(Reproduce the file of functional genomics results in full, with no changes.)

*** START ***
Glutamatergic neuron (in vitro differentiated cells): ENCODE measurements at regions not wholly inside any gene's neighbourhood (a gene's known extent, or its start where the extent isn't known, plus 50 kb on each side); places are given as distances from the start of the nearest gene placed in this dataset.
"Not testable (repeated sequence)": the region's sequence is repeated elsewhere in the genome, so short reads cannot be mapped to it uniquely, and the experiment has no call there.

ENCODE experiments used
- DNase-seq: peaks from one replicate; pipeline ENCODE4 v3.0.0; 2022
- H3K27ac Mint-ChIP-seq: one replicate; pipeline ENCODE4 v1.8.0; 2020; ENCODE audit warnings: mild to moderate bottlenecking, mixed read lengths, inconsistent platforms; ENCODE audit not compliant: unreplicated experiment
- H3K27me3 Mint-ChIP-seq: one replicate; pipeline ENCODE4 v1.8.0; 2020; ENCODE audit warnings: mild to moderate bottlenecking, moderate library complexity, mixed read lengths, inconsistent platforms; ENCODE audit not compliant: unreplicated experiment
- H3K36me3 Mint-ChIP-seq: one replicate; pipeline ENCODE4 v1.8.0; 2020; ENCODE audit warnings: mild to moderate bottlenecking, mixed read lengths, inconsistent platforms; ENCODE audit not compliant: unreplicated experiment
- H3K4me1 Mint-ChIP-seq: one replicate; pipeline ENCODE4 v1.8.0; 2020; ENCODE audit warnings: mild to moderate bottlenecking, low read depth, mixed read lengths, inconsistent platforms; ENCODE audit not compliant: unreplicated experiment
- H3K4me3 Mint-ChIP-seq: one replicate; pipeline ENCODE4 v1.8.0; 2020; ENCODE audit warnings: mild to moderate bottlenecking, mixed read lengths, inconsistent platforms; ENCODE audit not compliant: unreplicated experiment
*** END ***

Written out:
Glutamatergic neuron (in vitro differentiated cells): ENCODE measurements at regions not wholly inside any gene's neighbourhood (a gene's known extent, or its start where the extent isn't known, plus 50 kb on each side); places are given as distances from the start of the nearest gene placed in this dataset.
"Not testable (repeated sequence)": the region's sequence is repeated elsewhere in the genome, so short reads cannot be mapped to it uniquely, and the experiment has no call there.

ENCODE experiments used
- DNase-seq: peaks from one replicate; pipeline ENCODE4 v3.0.0; 2022
- H3K27ac Mint-ChIP-seq: one replicate; pipeline ENCODE4 v1.8.0; 2020; ENCODE audit warnings: mild to moderate bottlenecking, mixed read lengths, inconsistent platforms; ENCODE audit not compliant: unreplicated experiment
- H3K27me3 Mint-ChIP-seq: one replicate; pipeline ENCODE4 v1.8.0; 2020; ENCODE audit warnings: mild to moderate bottlenecking, moderate library complexity, mixed read lengths, inconsistent platforms; ENCODE audit not compliant: unreplicated experiment
- H3K36me3 Mint-ChIP-seq: one replicate; pipeline ENCODE4 v1.8.0; 2020; ENCODE audit warnings: mild to moderate bottlenecking, mixed read lengths, inconsistent platforms; ENCODE audit not compliant: unreplicated experiment
- H3K4me1 Mint-ChIP-seq: one replicate; pipeline ENCODE4 v1.8.0; 2020; ENCODE audit warnings: mild to moderate bottlenecking, low read depth, mixed read lengths, inconsistent platforms; ENCODE audit not compliant: unreplicated experiment
- H3K4me3 Mint-ChIP-seq: one replicate; pipeline ENCODE4 v1.8.0; 2020; ENCODE audit warnings: mild to moderate bottlenecking, mixed read lengths, inconsistent platforms; ENCODE audit not compliant: unreplicated experiment